Hardy’s Hob­bies fig­ures

Model Rail (UK) - - Reviews -

Ge­orge Dent ex­am­ines the lat­est 3D-printed fig­ures to be pro­duced by Hardy’s Hob­bies.

◆ GAUGE ‘OO’ & ‘O’ ◆ MODEL 3D-printed rail­way work­ers and civil­ian fig­ures, un­painted ◆ PRICE £5.00 each (‘O’); £3.00 (‘OO’) ◆ AVAIL­ABIL­ITY Hardy’s Hob­bies Web: www.hardyshob­bies.co.uk

3 D print­ing has been with us for some time now and, as with many new tech­nolo­gies, it has de­vel­oped markedly over the years, with pro­cesses and ma­te­ri­als con­stantly be­ing im­proved. In­deed, I’d found that it was the qual­ity of the printed ma­te­rial that was hold­ing the process back, with brit­tle parts or rough sur­faces re­quir­ing much ef­fort on the mod­eller’s part to cre­ate at­trac­tive and re­silient re­sults. Things have changed, though, and these 3D-printed fig­ures from Hardy’s Hob­bies prove that mod­ern resins of­fer a much more user-friendly medium. The range fea­tures a va­ri­ety of rail­way work­ers and civil­ians (and dogs!) in a host of re­al­is­tic poses, to suit the steam age and mod­ern eras. Scanned from real hu­man be­ings, the fig­ures are well pro­por­tioned and exquisitely ren­dered, with plenty of fa­cial and cloth­ing de­tail. The same hu­man model can be iden­ti­fied in a num­ber of the fig­ures, but once the fig­ures have been painted this be­comes less ob­vi­ous. New fig­ures and poses are con­stantly be­ing de­vel­oped. At the time of writ­ing, Hardy’s Hob­bies was al­ready work­ing on some 1960s line­side pho­tog­ra­phers and women in 1940s dress. A small se­lec­tion of foot­plate ac­ces­sories will also be avail­able in ‘OO’ in the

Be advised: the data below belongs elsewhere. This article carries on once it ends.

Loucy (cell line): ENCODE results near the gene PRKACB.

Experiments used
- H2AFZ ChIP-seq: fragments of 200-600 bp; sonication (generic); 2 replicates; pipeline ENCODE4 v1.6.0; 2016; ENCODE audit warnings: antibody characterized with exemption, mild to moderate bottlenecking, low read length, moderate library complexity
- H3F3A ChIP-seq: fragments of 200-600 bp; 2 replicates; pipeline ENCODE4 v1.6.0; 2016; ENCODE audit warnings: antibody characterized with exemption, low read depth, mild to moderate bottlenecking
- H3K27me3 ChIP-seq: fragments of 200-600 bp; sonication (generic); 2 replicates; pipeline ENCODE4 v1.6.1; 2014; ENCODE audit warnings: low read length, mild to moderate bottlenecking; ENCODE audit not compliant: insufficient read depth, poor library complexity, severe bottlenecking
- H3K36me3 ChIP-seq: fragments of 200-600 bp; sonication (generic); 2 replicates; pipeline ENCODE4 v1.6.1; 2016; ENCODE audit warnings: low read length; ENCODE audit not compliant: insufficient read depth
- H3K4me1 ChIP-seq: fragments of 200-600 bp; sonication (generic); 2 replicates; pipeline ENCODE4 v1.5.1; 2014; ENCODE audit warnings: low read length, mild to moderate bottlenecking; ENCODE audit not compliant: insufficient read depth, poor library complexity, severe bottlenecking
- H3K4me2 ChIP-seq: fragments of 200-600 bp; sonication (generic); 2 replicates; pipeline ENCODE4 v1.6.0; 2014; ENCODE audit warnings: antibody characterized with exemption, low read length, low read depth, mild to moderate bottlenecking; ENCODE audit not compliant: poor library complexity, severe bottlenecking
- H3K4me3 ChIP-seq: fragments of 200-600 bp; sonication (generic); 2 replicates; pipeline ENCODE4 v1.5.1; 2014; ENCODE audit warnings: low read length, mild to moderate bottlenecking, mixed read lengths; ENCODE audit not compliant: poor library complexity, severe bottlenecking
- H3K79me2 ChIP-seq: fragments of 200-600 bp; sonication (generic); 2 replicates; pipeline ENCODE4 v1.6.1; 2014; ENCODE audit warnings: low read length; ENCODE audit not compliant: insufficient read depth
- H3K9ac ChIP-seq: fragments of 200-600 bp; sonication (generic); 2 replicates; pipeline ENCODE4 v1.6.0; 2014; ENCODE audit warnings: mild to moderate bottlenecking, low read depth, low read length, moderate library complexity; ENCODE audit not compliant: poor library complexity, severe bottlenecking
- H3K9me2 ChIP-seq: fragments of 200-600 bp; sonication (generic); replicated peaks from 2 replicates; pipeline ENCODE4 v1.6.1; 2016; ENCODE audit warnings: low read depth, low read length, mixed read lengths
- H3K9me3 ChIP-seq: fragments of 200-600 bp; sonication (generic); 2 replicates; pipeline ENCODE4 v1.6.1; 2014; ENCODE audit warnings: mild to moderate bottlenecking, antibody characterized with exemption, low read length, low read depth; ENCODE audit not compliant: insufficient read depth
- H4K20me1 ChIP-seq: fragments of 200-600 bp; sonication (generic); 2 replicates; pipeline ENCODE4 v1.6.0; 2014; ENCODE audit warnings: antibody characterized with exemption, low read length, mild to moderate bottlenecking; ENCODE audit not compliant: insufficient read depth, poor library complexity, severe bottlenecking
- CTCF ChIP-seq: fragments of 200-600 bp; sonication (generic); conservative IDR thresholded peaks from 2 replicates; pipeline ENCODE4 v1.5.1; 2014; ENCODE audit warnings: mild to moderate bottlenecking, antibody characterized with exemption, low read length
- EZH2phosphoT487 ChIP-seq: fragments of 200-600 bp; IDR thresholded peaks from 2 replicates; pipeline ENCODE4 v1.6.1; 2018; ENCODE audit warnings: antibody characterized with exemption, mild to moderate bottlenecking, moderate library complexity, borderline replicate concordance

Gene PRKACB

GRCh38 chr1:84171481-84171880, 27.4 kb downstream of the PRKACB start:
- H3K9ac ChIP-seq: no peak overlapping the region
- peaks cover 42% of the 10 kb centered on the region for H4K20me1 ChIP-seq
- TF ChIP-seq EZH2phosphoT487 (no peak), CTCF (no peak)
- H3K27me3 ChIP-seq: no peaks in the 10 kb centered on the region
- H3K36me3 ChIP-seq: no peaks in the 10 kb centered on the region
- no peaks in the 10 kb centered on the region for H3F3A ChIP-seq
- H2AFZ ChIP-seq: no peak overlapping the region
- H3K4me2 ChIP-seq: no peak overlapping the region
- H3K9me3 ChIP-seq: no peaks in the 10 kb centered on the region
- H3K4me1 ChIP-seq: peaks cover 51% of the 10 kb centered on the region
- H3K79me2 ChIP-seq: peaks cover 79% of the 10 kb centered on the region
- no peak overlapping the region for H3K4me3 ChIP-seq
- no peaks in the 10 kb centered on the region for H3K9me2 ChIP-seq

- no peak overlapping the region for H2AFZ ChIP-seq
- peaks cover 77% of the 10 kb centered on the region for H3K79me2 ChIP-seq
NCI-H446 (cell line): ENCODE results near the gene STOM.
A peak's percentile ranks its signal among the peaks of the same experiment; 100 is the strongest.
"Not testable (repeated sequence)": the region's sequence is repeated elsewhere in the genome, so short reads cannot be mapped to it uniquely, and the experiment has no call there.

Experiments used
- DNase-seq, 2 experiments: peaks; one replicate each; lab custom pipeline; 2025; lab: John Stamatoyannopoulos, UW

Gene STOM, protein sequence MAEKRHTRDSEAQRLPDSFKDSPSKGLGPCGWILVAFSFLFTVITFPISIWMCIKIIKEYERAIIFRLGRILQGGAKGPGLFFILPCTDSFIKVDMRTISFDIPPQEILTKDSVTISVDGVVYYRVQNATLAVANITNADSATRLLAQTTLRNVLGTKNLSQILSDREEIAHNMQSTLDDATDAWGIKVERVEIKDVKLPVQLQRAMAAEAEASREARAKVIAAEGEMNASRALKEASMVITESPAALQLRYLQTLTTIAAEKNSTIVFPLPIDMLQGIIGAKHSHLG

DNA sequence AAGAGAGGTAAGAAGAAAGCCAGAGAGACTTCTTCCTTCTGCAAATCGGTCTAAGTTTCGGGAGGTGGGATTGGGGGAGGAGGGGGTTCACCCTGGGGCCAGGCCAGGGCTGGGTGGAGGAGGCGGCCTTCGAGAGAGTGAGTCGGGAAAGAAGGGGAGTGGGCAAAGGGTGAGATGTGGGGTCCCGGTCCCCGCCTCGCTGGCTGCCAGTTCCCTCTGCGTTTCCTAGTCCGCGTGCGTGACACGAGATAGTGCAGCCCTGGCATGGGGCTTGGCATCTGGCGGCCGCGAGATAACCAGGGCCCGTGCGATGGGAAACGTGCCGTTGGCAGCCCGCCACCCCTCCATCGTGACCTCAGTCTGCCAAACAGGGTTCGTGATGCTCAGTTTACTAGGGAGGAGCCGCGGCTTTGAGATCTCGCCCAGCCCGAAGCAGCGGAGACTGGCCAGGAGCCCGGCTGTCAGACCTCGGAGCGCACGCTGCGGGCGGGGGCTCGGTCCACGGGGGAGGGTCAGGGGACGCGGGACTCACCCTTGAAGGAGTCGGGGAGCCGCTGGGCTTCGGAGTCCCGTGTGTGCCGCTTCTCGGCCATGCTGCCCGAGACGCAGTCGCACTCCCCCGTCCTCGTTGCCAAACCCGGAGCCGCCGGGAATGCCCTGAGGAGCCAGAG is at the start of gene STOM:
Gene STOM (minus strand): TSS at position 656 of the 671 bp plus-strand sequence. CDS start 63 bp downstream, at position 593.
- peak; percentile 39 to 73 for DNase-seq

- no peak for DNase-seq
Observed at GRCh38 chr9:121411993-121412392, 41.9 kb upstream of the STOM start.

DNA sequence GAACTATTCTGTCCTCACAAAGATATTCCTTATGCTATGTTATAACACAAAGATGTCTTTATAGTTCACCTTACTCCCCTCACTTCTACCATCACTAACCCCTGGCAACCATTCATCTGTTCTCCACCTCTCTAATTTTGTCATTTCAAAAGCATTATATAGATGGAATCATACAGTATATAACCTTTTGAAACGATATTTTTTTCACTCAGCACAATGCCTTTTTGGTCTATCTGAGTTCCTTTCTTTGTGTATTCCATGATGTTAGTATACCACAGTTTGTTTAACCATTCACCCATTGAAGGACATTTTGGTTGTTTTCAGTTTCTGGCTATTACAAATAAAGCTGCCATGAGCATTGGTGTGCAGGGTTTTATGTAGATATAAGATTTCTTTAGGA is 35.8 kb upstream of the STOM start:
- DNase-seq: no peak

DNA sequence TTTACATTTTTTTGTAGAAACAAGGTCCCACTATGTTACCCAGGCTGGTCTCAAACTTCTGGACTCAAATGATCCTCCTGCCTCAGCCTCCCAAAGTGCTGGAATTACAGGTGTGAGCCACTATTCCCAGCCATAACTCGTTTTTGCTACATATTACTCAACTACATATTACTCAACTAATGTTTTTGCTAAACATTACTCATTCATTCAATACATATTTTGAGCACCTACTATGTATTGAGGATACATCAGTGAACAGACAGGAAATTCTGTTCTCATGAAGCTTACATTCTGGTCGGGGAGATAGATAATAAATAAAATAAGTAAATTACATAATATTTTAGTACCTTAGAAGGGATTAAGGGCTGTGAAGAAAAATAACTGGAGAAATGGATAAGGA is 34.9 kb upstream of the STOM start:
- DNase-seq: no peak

near fu­ture. Work is pro­gress­ing on a few Pull­man at­ten­dants and some in­dus­trial foot­plate crew and staff. Fur­ther­more, Hardy’s Hob­bies also of­fers a cus­tom ser­vice, so you can have your­self scanned and repli­cated in miniature if you de­sire. The fig­ures are avail­able in a wide range of scales, from ‘HO’,

‘OO’ and ‘O’, through to ‘Gauge 1’, ‘G Scale’ and larger. Sup­plied un­painted, they re­quire a de­gree of prepara­tory work in terms of cut­ting away the sup­port web­bing cre­ated dur­ing the 3D print­ing process and they must be washed thor­oughly to re­move any residues be­fore paint can ap­plied, fol­low­ing a light coat of primer.

In con­trast to cast whitemetal and moulded plas­tic fig­ures, there is no flash to carve away and the ma­te­rial is light­weight and fairly ro­bust. Del­i­cate items, such as shov­els or tools, are a lit­tle less for­giv­ing of rough han­dling. The fig­ures of­fer great value and are great fun to paint and pose on a lay­out or lo­co­mo­tive foot­plate.

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